In my personal opinion, every person's body work differently. Before doing a sport event, I usually do dynamic stretching and also focus more on my breathing; rather than running around. I normally do this to prevent my body from being stiff and to feel lighter, which means that it won't affect my speed (since speed is a huge factor and my deadliest weapon, which I use in sports). But, I do try and run for a bit, but not to the point where i am out of breathe; which, I fount out would ruin me from getting at my top performance. Overall, it would depend on the person's body and fitness.

    20120825021116-zach

    For me,I do a 5-min easy jog,then I do dynamic exercises/dynamic stretching with one or two static stretches.After my workout,I walk a while to cool down,then do static stretches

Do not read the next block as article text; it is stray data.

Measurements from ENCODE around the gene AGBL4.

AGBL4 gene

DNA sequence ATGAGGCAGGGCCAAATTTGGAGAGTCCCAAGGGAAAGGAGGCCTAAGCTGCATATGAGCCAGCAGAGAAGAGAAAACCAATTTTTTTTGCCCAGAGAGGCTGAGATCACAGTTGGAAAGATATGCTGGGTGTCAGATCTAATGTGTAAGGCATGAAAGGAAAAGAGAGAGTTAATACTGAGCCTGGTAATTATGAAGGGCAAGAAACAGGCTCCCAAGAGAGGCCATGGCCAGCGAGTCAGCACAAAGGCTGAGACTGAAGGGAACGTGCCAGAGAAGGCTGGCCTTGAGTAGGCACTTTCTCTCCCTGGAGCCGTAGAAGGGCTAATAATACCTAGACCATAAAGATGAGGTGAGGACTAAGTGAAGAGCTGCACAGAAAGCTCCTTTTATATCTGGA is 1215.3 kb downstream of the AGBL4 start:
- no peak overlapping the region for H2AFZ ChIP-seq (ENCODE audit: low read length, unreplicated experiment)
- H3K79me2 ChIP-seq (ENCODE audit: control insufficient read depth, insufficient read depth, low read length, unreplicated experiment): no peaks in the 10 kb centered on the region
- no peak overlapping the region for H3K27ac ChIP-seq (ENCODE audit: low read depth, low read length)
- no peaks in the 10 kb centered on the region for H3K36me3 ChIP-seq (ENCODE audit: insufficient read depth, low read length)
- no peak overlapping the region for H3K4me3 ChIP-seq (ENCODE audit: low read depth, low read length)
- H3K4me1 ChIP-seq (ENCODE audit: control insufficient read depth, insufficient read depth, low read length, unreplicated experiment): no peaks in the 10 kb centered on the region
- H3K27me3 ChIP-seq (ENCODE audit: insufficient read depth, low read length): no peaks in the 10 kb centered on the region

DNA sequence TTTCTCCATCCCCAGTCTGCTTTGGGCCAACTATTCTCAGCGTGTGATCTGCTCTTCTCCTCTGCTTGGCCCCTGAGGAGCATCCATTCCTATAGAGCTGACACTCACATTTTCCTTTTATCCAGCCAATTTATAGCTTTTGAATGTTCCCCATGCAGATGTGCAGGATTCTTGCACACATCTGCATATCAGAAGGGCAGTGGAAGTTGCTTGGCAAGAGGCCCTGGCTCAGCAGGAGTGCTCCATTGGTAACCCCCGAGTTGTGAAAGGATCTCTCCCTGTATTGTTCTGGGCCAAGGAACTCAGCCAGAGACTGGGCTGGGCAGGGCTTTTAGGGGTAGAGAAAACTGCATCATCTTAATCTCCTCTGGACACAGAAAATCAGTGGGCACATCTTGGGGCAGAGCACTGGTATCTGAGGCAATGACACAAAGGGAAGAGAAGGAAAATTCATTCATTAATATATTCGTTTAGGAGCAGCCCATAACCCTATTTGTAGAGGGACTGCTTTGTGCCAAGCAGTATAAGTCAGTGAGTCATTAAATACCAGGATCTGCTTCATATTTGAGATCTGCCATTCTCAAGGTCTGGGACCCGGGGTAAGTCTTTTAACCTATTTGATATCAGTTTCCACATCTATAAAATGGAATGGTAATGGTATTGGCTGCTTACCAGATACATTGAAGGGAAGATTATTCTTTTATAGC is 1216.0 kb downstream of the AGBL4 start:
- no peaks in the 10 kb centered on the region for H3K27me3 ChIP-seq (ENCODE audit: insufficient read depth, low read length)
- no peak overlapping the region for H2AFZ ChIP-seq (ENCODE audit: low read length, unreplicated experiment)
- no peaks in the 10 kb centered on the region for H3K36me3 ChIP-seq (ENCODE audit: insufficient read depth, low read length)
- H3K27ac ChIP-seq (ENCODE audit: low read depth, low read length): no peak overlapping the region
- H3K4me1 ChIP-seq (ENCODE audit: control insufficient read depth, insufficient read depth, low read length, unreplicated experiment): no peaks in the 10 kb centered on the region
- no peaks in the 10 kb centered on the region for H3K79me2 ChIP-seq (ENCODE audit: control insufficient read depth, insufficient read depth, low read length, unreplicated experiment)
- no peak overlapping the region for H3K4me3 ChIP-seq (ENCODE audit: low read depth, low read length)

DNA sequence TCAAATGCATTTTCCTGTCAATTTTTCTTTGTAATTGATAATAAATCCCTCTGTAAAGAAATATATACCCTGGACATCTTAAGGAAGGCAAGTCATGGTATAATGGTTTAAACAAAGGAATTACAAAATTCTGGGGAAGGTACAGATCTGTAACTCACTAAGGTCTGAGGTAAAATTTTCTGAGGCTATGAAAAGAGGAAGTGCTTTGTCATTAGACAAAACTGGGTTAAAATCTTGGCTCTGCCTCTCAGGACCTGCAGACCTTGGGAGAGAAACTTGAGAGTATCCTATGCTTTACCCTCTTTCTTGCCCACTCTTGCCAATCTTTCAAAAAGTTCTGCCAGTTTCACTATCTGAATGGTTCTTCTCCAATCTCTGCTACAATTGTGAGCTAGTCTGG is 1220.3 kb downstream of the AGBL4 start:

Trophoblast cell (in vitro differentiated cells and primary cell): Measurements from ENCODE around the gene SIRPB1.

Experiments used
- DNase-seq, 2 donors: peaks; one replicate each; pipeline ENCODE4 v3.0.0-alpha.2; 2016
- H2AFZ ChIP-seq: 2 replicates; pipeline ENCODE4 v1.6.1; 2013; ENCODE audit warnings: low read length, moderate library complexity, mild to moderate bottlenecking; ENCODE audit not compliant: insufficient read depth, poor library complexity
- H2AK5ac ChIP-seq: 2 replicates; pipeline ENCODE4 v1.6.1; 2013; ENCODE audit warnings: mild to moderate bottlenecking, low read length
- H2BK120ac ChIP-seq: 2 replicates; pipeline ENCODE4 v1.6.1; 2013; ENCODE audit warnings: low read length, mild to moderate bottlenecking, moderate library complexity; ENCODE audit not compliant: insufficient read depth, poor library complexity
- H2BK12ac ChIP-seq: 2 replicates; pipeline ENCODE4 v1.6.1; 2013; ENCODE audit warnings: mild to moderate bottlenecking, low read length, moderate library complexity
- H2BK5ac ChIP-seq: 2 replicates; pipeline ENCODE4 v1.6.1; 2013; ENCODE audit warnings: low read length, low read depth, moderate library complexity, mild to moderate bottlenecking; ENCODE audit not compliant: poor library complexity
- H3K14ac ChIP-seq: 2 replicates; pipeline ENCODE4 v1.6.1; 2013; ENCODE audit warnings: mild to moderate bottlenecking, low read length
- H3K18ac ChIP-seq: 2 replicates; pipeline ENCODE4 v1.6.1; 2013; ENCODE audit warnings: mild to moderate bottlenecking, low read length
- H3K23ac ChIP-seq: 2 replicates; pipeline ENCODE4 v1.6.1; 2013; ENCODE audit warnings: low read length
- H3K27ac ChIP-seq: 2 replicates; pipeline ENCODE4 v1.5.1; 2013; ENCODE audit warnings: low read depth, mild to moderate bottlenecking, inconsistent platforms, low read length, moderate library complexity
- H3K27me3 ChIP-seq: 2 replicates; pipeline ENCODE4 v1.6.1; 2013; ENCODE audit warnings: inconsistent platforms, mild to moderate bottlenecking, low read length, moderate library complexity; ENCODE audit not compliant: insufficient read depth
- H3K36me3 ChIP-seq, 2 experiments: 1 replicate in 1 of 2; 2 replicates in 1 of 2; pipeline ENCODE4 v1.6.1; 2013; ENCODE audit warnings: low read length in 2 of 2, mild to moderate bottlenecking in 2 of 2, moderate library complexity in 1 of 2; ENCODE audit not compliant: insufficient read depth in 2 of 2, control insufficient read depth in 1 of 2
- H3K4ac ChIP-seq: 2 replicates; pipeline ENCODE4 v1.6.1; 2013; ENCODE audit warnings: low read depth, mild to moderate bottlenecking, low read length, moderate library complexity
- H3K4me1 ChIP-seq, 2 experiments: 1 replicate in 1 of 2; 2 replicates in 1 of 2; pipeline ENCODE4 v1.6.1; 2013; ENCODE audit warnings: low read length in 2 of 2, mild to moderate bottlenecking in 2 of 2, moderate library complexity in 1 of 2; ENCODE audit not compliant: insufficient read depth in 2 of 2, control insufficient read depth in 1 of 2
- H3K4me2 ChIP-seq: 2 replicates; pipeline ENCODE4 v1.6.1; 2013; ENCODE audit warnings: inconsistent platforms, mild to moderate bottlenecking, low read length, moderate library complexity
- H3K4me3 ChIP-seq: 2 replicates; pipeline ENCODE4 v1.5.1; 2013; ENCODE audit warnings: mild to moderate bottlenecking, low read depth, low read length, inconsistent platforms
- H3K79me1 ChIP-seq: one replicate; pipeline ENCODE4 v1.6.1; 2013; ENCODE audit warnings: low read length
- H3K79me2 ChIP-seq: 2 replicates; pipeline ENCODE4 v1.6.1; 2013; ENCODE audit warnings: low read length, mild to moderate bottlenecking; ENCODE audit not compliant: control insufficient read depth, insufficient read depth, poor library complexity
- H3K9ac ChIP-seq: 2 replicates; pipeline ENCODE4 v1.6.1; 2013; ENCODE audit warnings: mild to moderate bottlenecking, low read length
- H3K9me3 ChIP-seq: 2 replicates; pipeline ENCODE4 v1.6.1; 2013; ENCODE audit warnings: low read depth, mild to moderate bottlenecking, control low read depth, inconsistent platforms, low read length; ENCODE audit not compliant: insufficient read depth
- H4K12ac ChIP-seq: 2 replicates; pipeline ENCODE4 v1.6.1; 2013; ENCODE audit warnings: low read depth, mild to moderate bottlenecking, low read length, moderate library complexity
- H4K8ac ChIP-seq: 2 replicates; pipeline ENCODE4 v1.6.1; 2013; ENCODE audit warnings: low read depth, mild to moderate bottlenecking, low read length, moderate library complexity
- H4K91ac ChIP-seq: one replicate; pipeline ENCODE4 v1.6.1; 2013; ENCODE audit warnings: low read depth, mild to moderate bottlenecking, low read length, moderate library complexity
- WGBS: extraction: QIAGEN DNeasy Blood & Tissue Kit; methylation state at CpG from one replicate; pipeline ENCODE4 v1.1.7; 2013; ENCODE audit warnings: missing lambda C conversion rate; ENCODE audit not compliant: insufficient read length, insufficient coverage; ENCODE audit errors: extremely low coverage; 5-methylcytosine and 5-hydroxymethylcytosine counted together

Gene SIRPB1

Neil B and Ann L encouraged this.

    20140801172625-jezb

    After tearing my Achilles' tendon and coming out of plaster, physio and rehab and back into competitive squash a few years ago, I took very seriously the advice my physio gave me which was, warming up is the single best thing I could do to give myself the best chance of this injury not occurring again. I now give warming up, cooling down, stretching and yoga much more attention then before, and also because I'm in my 40's now I feel the negative effects of not stretching much more keenly than I did in my 20's. Whenever possible I try and get to the court 15-20 mins early to spend time warming up and now feel really uncomfortable if I can't do that. Thanks for this helpful, clear and important article.

    Cags R encouraged this.